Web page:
The Tuesday before Thanksgiving has become a much more popular date of late, and the airlines have noticed; it is now the priciest departure date, according to Travelocity's Thanksgiving Travel Report (see our analysis here). By booking away from Tuesday and Sunday, you can save yourself up to $170 on average. The least expensive days? Depart on Thanksgiving Day, and return on the following Tuesday.
Expert tip: The fact that the airlines charge the most on what they expect to be the peak travel days will drive some folks away from those days — and that is without even considering the "holiday surcharges" most airlines are firing up again this year in the $10 - $30 extra range on peak travel days (use this great chartto see 2010 holiday surcharges by airline and date). As we get closer to Thanksgiving, you will almost inevitably see fares start to climb on almost all of these dates as planes get fuller and the airlines adjust fares. If you see a great deal now, grab it before other folks start booking flights and the airlines shift their pricing to match booking trends.Video: Travel deals to get you home for the holidays (on this page)
Peak days: Christmas and New Year's
Both Christmas and New Year's fall on Saturdays this year, which is a boon to employers who save some holiday off-days, but the bane of a swarm of holiday travelers hoping to bust home on Sunday. When Christmas and New Year's fall mid-week, folks tend to travel a bit more willy-nilly, some the week before, some on the preceding weekend, some at the last minute, etc. A Saturday holiday will create a huge rush mid-week before both holidays, both coming and going; it could be a rough one.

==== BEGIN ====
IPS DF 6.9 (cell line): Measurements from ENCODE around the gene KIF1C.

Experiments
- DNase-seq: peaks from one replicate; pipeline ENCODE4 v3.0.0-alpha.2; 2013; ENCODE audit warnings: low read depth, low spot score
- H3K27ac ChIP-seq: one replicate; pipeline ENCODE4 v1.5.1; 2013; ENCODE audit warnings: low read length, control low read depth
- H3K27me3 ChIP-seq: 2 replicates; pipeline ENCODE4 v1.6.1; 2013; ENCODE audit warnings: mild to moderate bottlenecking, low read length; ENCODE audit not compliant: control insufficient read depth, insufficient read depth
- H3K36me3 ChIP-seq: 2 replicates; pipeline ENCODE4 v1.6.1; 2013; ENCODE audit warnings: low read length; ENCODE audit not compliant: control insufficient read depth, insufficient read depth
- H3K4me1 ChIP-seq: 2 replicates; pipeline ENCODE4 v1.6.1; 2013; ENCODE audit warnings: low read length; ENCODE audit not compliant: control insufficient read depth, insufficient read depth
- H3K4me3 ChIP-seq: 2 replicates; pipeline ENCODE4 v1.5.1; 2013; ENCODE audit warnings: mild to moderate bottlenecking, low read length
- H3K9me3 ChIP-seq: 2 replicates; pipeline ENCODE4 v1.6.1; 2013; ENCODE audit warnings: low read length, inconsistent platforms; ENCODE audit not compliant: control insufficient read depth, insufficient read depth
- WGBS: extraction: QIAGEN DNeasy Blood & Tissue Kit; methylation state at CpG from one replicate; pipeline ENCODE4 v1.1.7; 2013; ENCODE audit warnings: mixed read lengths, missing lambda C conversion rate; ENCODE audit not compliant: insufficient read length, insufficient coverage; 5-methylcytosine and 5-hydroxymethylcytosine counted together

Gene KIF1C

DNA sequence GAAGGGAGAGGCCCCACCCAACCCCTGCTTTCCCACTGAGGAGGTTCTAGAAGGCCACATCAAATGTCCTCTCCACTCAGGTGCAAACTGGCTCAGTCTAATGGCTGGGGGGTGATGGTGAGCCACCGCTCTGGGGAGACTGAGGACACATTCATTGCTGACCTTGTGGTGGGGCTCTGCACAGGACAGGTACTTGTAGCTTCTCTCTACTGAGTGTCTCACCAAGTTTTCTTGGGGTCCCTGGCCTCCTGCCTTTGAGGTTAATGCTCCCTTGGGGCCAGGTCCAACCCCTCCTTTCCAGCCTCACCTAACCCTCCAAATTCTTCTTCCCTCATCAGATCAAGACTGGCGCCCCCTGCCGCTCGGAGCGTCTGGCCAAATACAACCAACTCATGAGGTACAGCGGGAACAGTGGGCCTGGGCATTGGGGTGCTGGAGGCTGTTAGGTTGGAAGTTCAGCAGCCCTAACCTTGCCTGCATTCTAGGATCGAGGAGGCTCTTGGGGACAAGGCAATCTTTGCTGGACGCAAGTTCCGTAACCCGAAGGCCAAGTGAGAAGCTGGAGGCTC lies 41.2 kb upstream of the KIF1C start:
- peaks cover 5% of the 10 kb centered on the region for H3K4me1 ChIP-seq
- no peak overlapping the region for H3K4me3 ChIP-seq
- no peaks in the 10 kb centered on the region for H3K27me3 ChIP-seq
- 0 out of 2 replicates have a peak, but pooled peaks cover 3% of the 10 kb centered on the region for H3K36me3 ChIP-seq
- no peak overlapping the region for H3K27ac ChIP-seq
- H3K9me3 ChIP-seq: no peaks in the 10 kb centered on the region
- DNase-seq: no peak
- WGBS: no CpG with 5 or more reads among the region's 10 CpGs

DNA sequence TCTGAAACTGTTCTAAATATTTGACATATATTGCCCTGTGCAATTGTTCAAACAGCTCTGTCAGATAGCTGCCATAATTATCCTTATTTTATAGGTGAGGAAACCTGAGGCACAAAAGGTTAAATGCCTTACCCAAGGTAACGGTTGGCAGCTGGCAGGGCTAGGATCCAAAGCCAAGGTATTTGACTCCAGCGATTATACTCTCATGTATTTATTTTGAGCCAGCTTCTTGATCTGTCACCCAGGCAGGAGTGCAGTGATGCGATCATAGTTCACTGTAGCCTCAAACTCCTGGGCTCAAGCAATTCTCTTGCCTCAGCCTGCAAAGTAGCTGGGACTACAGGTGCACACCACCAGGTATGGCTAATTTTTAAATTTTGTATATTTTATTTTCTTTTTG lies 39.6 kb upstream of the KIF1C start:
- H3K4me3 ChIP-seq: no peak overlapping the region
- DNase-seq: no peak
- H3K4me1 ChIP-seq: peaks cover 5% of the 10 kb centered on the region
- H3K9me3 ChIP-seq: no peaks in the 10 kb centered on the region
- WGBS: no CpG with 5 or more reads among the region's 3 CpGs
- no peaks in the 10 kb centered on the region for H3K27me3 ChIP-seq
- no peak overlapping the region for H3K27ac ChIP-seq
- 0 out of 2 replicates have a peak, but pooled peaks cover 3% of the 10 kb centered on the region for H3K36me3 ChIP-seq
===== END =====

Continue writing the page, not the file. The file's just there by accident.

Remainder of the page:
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Studies of holiday travel patterns have indicated that a mid-week Christmas and New Year's offer a 16- to 19-day window for travel, but a Saturday holiday shortens that span to 14 days. And everyone will be mightily incentivized to use that entire stretch, which will create some real logjams at either end of that period, particularly at the end.
The peak holiday season will officially start for trips that begin on December 17 and later, and end more or less on January 3. The most popular Christmas travel dates will inevitably be Thursday, December 23 and Sunday, December 26; if you can avoid those dates, you will save yourself irritation and money as well.
Finally, if there is one travel day you avoid, make it Sunday, January 2. The entire country is going to be due back at work on January 3, and everyone will be scrambling home, whether by plane, train, automobile, magic carpet, you name it.
Expert tip: If you can travel on Christmas Day or New Year's Day proper, you will almost always have clear sailing and easy going. It's not for everyone, and certainly not for folks recovering from holiday revelry, but it has its charms, with empty airports and empty roads.
Expert tips: how to find the best fares
Almost every booking engine of any usefulness offers a "flexible dates" function that will show you fares on alternate dates — most return a calendar showing prices by date, on which you can click for more information.
Also, many search engines allow you to search on a destination city, rather than a specific airport, which will return prices for all nearby airports. You can even combine the two — flexible dates and city search — for a very broad look at your options.
Finally, for families traveling together, Tom Parsons of Bestfares.com recommends that you search first for a single seat, as when searching for multiple seats, most booking engines show the fare of the highest priced ticket — and in most cases charge you that price for all the tickets you purchase. Search instead on a single seat, which will tell you the lowest available price on that flight, and you can make a better informed purchase.
After avoiding it for over a decade, it looks like our family will be traveling on a couple holiday weekends this year; see you at the airport! Hopefully not on the third day of January